Two national stories in the last week have turned a spotlight on the proposed coal export terminal in Bellingham, WA. (If you’ve somehow missed our thorough work on the subject, take a look here.)
First, Stacey Shultz for National Geographic, last Friday:
Bellingham, Washington, is admired for its green power purchases, its innovative building efficiency program, and the “buy local” ethos of its bustling Saturday farmers’ market.
But the fossil energy world now has its eye on this small coastal city just 20 miles (32 kilometers) south of the Canadian border.
And today, Richard Harris for NPR’s Morning Edition:
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Plans are afoot to build giant new coal terminals on the West Coast to ship this lucrative commodity to China. But activists want to stop this, in part because coal produces huge amounts of carbon dioxide when it’s burned. Federal climate policy is silent on this potentially large source of emissions, so the debate is happening at the local level.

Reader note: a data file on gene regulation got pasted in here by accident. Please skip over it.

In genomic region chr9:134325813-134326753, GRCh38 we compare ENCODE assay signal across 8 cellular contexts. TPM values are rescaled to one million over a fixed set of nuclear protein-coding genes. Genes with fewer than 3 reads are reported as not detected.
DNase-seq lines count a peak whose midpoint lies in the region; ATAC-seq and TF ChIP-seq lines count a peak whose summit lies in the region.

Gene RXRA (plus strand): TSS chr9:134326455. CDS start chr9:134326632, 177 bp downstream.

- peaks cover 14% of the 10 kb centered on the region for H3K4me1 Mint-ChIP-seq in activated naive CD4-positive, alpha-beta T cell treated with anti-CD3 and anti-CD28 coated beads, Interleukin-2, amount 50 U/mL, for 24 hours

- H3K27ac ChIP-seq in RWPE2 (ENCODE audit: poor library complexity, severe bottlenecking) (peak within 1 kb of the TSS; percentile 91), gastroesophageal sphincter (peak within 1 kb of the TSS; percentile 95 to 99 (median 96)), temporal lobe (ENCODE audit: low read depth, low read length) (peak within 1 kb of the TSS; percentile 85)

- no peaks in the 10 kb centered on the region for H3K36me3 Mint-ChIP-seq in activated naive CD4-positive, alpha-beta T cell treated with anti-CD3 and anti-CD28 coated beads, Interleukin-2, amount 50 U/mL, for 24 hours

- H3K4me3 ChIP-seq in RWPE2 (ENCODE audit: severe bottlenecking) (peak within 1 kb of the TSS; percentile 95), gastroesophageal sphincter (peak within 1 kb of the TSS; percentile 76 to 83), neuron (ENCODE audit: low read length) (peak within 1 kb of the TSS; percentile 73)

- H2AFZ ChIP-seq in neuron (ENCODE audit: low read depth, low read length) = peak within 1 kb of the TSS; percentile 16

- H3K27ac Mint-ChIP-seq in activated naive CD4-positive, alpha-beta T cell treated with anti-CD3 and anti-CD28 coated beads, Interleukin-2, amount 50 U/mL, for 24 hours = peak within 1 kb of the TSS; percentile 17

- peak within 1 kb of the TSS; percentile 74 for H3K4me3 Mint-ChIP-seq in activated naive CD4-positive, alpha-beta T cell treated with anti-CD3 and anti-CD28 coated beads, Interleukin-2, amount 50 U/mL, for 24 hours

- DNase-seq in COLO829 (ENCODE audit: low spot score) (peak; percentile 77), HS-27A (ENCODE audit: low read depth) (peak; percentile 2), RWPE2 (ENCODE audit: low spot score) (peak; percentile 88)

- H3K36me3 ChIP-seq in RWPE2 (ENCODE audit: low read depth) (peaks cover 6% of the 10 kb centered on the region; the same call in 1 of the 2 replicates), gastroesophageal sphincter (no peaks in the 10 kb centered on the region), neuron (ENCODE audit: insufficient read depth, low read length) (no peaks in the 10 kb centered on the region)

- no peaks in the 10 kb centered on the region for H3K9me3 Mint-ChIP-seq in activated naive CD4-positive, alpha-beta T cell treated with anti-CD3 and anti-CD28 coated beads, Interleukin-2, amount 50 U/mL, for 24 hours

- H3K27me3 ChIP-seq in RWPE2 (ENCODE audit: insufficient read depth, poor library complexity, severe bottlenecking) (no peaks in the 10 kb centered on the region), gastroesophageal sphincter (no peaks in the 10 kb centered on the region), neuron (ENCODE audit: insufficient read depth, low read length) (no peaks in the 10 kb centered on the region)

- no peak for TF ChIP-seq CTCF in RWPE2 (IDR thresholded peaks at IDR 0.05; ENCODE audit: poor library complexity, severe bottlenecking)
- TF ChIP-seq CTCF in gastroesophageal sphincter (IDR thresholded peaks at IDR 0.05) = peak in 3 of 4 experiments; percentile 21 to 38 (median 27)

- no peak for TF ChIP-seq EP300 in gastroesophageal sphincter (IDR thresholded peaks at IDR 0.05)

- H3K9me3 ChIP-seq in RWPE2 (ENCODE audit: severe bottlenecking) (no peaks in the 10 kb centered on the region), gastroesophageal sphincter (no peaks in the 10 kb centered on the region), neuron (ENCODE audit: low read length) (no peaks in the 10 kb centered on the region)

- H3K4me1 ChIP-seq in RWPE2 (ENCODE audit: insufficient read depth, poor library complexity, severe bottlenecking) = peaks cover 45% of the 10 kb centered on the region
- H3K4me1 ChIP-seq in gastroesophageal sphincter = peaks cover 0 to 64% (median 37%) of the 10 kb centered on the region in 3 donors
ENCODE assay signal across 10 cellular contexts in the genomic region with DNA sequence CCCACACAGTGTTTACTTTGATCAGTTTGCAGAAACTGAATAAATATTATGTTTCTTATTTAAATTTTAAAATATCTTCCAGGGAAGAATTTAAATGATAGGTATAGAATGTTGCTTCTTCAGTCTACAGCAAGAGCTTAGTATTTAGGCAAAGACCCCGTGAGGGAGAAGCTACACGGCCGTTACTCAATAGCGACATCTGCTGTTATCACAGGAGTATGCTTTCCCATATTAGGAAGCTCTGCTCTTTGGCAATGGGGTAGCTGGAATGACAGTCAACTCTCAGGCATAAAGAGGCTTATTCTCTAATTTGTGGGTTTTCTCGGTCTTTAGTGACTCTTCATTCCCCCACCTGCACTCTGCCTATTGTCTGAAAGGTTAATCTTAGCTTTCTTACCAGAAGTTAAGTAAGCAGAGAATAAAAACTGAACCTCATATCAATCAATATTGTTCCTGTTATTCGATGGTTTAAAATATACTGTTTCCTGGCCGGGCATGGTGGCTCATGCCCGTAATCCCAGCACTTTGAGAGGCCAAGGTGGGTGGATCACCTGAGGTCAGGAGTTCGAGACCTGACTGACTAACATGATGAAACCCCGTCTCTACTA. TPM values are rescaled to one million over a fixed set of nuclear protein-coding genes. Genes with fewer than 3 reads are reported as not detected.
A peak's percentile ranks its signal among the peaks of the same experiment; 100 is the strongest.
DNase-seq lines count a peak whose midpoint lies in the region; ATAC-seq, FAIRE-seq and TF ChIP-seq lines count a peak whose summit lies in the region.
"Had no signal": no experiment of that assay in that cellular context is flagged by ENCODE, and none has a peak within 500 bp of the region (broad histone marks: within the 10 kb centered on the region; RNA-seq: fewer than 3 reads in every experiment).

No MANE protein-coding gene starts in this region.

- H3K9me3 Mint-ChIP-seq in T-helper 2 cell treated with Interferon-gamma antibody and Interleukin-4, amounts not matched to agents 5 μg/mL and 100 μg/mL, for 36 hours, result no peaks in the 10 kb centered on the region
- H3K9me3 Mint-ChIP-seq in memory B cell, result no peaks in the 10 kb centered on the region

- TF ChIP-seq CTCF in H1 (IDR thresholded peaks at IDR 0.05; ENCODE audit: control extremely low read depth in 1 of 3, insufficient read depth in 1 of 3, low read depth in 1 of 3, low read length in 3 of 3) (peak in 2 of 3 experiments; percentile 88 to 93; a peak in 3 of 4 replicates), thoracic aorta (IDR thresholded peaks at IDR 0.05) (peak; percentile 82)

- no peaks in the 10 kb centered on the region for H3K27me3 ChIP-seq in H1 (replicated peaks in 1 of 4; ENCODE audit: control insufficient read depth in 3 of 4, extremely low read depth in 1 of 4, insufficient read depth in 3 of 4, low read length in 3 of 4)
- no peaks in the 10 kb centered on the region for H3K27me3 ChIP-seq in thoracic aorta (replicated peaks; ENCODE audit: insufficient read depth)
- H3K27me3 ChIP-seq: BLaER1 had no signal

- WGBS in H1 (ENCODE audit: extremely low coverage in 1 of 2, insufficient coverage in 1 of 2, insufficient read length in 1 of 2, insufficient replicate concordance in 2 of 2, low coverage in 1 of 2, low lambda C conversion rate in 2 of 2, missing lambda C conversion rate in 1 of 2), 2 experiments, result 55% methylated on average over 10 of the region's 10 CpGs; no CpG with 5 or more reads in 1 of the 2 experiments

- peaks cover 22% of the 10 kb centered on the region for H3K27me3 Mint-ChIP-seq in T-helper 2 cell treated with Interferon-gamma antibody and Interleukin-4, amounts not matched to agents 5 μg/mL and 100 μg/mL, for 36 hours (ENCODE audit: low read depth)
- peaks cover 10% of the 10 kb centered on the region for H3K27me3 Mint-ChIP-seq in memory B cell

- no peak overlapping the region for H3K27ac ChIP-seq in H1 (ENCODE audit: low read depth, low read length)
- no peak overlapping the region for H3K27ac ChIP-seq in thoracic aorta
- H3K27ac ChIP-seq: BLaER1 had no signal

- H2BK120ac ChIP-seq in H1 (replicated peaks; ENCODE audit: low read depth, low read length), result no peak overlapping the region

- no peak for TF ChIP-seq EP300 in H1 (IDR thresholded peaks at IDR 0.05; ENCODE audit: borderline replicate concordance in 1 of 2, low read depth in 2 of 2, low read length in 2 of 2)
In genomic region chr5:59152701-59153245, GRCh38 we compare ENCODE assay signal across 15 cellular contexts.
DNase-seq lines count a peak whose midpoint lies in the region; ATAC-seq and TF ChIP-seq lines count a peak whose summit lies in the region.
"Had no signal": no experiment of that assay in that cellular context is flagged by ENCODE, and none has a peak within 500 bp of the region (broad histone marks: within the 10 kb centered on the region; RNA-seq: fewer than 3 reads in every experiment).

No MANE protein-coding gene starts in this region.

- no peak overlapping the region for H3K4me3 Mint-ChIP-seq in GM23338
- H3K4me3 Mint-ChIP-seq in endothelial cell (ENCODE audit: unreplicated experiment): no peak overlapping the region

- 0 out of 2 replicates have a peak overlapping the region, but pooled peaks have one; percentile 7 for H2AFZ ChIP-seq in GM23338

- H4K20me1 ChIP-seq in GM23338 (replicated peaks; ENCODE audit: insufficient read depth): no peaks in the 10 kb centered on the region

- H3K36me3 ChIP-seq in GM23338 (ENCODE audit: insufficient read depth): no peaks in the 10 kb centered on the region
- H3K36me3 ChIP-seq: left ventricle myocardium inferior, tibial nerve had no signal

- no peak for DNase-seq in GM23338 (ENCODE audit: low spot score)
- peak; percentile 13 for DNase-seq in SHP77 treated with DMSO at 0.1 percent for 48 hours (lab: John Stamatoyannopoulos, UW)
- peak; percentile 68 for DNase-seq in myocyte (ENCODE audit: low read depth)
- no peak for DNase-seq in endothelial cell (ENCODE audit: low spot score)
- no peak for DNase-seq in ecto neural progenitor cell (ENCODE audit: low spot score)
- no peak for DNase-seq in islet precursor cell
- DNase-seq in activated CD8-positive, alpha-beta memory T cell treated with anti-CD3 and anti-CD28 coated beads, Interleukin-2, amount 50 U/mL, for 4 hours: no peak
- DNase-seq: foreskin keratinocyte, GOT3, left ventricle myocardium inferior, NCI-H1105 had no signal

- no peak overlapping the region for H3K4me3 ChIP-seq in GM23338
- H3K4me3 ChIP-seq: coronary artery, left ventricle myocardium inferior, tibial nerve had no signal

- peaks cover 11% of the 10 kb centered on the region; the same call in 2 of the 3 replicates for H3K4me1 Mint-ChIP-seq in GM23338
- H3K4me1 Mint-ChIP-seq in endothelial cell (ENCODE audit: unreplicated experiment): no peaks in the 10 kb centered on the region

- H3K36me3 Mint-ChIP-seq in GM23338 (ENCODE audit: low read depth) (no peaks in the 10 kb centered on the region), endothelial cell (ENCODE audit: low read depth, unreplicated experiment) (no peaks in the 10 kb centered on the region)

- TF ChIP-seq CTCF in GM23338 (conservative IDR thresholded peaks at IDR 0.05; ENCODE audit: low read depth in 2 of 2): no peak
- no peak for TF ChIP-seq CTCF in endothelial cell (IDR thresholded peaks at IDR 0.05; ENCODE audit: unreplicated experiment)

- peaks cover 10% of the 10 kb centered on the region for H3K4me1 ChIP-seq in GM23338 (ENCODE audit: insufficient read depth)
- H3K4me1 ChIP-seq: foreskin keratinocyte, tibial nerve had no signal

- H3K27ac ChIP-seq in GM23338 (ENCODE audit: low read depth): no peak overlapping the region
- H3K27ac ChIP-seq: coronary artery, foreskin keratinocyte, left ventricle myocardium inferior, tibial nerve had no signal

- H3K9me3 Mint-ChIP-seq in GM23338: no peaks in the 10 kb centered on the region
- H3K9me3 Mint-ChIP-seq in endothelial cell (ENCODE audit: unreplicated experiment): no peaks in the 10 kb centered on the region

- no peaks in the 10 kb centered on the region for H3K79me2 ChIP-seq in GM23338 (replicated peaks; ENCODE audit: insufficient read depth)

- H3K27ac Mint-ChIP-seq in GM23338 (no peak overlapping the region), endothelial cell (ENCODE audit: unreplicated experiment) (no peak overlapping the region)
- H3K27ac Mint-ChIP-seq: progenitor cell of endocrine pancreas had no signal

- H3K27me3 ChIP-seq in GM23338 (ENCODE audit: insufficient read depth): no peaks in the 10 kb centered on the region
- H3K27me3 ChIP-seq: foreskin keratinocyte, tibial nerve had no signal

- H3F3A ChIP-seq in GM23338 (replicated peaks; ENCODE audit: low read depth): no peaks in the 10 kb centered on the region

One fight is taking place over a proposed terminal near Bellingham, Wash. And if you want to get a sense of what the proposed coal terminal there would be like, visit Westshore Terminals just across the border in Vancouver, BC.
Harris provides some vivid details from the BC terminal:
The dusty coal piles also need to be managed so they don’t simply burst into flames—a phenomenon called spontaneous combustion.
“The best way to deal with spontaneous combustion is to compact the product or turn it over quickly. And that’s what we try to do,” Horgan says.
At the end of our tour, Horgan asks me to roll up my window so we can drive through the car wash that’s right on site. But even after that rinse, coal dust still clings to the van.
Coal dust? Spontaneous combustion? It’s pretty obvious just how dirty—and downright dangerous—coal is. It’s great to see this kind of nationwide focus on our local issue. The decisions made in Bellingham (and elsewhere in the Northwest) will help determine Cascadia’s role as a coal dealer.
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